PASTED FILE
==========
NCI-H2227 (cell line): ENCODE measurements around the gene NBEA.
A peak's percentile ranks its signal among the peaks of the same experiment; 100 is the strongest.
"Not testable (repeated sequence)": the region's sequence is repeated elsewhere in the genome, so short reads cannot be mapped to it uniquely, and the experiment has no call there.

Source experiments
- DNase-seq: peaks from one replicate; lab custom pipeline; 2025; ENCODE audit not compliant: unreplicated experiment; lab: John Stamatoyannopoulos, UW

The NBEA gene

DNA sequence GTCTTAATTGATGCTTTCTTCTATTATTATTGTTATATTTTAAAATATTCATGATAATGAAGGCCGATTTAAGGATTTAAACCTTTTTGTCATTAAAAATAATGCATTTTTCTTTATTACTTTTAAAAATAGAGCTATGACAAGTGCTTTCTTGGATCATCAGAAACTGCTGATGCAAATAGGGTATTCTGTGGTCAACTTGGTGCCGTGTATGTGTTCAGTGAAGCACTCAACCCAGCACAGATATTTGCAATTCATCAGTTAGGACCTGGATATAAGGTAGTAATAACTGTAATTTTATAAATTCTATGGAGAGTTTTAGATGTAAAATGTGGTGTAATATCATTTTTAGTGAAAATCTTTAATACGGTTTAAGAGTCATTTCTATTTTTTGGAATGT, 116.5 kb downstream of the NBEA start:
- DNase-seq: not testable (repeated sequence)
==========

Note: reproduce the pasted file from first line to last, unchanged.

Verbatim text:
NCI-H2227 (cell line): ENCODE measurements around the gene NBEA.
A peak's percentile ranks its signal among the peaks of the same experiment; 100 is the strongest.
"Not testable (repeated sequence)": the region's sequence is repeated elsewhere in the genome, so short reads cannot be mapped to it uniquely, and the experiment has no call there.

Source experiments
- DNase-seq: peaks from one replicate; lab custom pipeline; 2025; ENCODE audit not compliant: unreplicated experiment; lab: John Stamatoyannopoulos, UW

The NBEA gene

DNA sequence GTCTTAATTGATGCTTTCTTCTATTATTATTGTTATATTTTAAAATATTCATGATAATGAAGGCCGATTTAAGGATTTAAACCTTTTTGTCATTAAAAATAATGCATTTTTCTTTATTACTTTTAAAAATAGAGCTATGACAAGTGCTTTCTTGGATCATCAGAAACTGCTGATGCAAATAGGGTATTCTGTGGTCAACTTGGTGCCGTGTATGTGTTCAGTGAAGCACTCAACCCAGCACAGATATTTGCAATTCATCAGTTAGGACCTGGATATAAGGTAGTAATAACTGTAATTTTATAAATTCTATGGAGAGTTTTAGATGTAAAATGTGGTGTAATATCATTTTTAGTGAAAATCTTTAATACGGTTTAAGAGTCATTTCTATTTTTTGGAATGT, 116.5 kb downstream of the NBEA start:
- DNase-seq: not testable (repeated sequence)